Civil Society organisations

However, a group of 17 Civil Society Organisations said the amendments amounted to a “project to confiscate power by a regime that is systematically opposed to any form of democratic change”, in a joint statement they issued this week. They also called on West Africa’s main political and economic bloc, ECOWAS, to take action in response.

“Time has shown us that the major concern of his regime is to preserve power by any means,” Nathaniel Olympio, president of the opposition party Parti des Togolais, said after the vote. “The function of president of the council gives someone the latitude to exercise power in an unlimited manner, so logically we believe that this is the position that he will hold for himself.”

Several other African countries, including the Central African Republic, Rwanda, the Republic of Congo, Cote d’Ivoire and Guinea, have pushed through constitutional and other legal changes in recent years allowing presidents to extend their terms in office.

The West and Central African region has also witnessed eight military coups in the past three years with violent police crackdowns on political demonstrations being routine under Gnassingbe, as they were during his father’s long rule.

President Faure Gnassingbe

Togo, a nation of around eight million people, has been ruled by the Gnassingbe family for nearly six decades. and the current President was just six months old when his father, General Gnassingbe Eyadema, seized power in 1967, a few years after participating in the country’s first postcolonial coup in 1963. His rule was characterised by brutality, his forces were accused by Amnesty International of massacring hundreds after a fraudulent election in 1998.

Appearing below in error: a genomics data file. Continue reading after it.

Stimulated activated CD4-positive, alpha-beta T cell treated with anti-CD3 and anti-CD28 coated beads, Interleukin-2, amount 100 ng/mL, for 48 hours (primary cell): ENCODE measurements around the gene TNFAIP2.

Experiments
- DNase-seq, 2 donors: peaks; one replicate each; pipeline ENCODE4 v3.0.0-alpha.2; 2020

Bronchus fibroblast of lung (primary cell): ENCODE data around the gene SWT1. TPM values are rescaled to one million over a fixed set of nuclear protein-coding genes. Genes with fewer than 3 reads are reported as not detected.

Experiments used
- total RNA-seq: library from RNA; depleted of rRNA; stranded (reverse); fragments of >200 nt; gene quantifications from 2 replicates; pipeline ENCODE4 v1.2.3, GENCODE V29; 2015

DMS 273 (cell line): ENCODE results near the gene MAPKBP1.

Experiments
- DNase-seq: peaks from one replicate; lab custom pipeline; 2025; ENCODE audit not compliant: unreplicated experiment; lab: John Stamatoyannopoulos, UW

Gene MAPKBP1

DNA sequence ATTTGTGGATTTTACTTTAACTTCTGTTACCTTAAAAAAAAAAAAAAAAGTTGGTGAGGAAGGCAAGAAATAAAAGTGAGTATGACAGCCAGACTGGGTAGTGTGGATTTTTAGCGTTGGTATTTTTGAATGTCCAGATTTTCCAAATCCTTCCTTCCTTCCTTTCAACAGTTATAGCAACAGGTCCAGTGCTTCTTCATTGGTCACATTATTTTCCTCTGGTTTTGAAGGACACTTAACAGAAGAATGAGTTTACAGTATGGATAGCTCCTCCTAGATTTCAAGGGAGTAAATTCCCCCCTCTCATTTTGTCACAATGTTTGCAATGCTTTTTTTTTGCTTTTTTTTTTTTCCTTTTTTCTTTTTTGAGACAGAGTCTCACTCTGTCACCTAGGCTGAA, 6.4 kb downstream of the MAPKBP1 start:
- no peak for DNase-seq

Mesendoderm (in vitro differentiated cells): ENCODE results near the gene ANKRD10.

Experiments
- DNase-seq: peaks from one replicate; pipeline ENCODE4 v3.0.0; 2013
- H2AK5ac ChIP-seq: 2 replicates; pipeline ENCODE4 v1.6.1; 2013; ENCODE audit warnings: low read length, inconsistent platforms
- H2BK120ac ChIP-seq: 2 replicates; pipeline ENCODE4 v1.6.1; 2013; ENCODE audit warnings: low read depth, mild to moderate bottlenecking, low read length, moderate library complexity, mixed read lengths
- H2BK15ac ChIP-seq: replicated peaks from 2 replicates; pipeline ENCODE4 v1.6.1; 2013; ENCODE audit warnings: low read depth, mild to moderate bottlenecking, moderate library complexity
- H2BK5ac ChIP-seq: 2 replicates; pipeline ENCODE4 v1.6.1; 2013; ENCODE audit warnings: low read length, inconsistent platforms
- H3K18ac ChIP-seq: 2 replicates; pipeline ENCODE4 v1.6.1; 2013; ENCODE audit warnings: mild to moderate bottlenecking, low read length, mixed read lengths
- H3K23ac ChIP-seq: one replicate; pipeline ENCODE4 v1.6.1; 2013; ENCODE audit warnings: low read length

When Eyadema, “le patron” (the boss), died in 2005, the military moved swiftly to install his 38-year-old son, Faure Gnassingbe, in the presidential palace, preserving a dynastic system stretching back nearly six decades and provoking widespread fury. Standing with his Union for the Republic party (UNIR), he won elections shortly afterwards. However, the United Nations reported that security forces killed up to 500 people in the ensuing unrest.

Thousands of protestors

In 2017 and 2018, there were further bouts of deadly unrest. Thousands of protestors gathered in the streets of Lome, the Togolese capital, to demand that Gnassingbe step down following the two-term limit set in the original 1992 Constitution, a provision scrapped when parliament approved amendments removing presidential term limits in 2002.

As a sop to critics, the UNIR-heavy parliament passed amendments in 2019, allowing limits to be reimposed for presidential terms from that year onwards, thus paving the way for the president’s re-election in 2020 and 2025. Gnassingbe clinched a fourth term in the latest poll, with runner-up Agbeyome Kodjo, who once served as his father’s prime minister, crying foul.

He and other opposition members accused the government of using fake polling stations and stuffing ballot boxes.